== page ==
It’s time to bid our final farewell to the PlayStation 2.
The aging console saw its last retail release in November, just a week before its grandkid, the PlayStation 4, hit North America.
At least, we’re pretty sure it’s the final retail release. You see, no one wants to confirm that Pro Evolution Soccer 2014, published by Konami, is definitely the last PlayStation 2 game.
We reached out to Sony, but it just wouldn’t give us a straight answer. And we waited very patiently, hoping it would.
We’ve checked in with GameStop, but it didn’t want to divulge the details of its release schedule. We even asked the Entertainment Software Ratings Board, but it wouldn’t say if any PS2 games are going through the ratings process.
But as far as we can determine, absolutely nothing is production, and Sony stopped making PlayStation 2 consoles a year ago. So, this has to be the last official PlayStation 2 game … right?
Hey, I was supposed to play this game!
I sat down to play Pro Evolution Soccer 2014 a few weeks ago, having dug out my PlayStation 2 and my old CRT television and set it up in the living room. I’d even managed to find my last working DualShock 2 controller, having rummaged through a ton a boxes (unearthing a few more gaming treasures in the process).
The menus looked promising, once the game let me in – I had to delete a bunch of old save files first to make some space on my 8MB memory card (yep, 8MB).
Then something unexpected happened. “What’s that you’re playing?” my son called from next door.
I told him it was a game I was writing about. His interest piqued, he came and watched me play an exhibition match. The next thing I know, he’s persuaded me to hand over the controller and avidly diving through the menu system, seeing what excitement PES 2014 could offer up.
Now, our house has a lot of gaming options: consoles, handhelds, tablets, PCs. We’re pretty spoiled for choice. But for one week, my son — more usually found building devilish traps in Minecraft or trading players on FIFA 14 (on the PlayStation 4) – wanted to play nothing else but PES 2014 on the PlayStation 2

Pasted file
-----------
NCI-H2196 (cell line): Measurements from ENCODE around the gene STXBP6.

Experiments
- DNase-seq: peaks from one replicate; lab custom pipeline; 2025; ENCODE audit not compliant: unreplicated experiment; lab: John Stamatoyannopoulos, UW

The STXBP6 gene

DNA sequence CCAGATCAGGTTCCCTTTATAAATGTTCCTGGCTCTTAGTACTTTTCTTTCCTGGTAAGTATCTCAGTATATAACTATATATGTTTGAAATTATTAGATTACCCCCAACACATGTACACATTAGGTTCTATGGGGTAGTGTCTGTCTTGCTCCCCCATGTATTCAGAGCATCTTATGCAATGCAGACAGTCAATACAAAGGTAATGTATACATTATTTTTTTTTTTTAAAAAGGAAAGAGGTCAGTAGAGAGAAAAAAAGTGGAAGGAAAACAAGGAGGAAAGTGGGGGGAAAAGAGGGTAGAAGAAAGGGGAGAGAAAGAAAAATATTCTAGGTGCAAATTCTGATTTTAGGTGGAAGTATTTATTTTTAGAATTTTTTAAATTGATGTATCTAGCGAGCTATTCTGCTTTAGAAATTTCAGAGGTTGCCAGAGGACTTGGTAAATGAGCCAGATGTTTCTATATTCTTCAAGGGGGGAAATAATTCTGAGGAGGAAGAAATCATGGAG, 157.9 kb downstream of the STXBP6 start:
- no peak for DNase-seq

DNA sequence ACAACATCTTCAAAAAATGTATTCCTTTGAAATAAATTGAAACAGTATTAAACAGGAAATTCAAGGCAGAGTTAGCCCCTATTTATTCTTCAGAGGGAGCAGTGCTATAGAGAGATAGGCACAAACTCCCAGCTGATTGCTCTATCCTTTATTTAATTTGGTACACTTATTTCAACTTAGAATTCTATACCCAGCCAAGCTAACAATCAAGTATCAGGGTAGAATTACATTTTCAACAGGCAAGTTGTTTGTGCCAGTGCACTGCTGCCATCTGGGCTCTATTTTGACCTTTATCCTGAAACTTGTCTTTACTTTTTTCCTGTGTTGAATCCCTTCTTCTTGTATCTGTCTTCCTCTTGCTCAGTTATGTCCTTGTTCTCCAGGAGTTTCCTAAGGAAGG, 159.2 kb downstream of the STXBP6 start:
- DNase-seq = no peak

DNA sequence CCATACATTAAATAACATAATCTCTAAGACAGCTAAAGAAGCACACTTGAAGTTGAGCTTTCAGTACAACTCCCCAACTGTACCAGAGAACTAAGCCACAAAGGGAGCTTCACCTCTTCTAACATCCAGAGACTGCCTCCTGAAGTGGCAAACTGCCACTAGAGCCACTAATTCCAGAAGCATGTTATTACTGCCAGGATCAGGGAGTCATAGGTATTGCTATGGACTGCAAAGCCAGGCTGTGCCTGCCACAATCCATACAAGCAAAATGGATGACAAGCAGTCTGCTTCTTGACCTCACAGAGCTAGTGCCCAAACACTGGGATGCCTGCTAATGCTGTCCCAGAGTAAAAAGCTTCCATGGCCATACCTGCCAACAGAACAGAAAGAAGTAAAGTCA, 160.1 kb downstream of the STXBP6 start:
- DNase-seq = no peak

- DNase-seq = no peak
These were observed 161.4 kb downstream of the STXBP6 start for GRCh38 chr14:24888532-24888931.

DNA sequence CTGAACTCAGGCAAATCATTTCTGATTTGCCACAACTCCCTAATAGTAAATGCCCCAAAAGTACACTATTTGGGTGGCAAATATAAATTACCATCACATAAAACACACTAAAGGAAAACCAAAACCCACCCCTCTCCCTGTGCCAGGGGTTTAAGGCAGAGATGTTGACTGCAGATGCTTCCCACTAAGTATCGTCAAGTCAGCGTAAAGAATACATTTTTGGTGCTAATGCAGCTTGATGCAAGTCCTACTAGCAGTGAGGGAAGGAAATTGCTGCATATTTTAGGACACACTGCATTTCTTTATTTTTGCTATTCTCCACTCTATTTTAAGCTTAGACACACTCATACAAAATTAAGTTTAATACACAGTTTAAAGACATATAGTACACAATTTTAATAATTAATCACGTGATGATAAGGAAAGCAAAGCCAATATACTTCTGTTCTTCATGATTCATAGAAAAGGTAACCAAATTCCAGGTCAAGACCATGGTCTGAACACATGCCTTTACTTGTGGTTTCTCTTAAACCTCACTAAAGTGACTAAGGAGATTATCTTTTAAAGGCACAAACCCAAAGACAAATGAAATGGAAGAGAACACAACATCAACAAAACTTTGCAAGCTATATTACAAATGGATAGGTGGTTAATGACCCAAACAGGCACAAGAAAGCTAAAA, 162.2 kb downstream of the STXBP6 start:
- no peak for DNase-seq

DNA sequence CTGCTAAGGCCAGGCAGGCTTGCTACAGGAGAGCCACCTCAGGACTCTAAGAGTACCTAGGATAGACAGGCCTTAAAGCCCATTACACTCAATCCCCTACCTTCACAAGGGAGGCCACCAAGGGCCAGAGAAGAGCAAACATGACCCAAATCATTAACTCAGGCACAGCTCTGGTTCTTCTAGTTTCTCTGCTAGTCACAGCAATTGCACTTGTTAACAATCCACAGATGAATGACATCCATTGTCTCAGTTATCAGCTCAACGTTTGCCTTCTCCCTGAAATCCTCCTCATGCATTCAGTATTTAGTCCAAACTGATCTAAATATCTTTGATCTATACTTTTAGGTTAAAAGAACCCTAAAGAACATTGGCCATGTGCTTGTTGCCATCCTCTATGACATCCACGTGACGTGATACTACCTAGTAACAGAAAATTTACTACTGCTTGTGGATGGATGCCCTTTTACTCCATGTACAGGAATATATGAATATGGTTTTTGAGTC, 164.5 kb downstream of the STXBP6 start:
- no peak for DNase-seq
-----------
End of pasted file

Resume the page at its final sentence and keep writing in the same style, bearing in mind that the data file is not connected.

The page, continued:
He played friendlies against his younger sister, took on the Champions League, and created his own player in career mode – “Mooshy,” a 6-foot-8 giant from Holland – endlessly tweaking his hair styles, glasses, and beard options.
At one point I came in to find him, controller in hand, watching Southampton (known as “Soton” in the game due to licensing restrictions) play Arsenal (or “North London”).
“Why aren’t you playing?” I asked.
“Oh, I’ve not been picked for this game,” he said.
“What, your player’s not even on the bench?”
“Right. But … you’re not skipping the game?”
“No, I like watching it.”
“Erm, OK. How long’s it going to last?”
“Ten minutes,” he told me.
Proof, if needed, that the PlayStation 2 can still deliver a gaming experience powerful enough to capture a 10-year-old’s attention, even with the lure of shinier, more powerful consoles just a few feet away.
Meet the players
My son isn’t the only one who’s been playing PES 2014 on the PlayStation 2, though. While the game didn’t see a North American release, Konami has published it in Europe (including the U.K., where we’re based) and Latin America.
While its release hasn’t made retail headlines in the U.K. — it’s currently ranked 3,622 in the PC & Video Games category on Amazon — you can find a healthy amount of chatter about it on Twitter and Facebook, particularly from Latin America.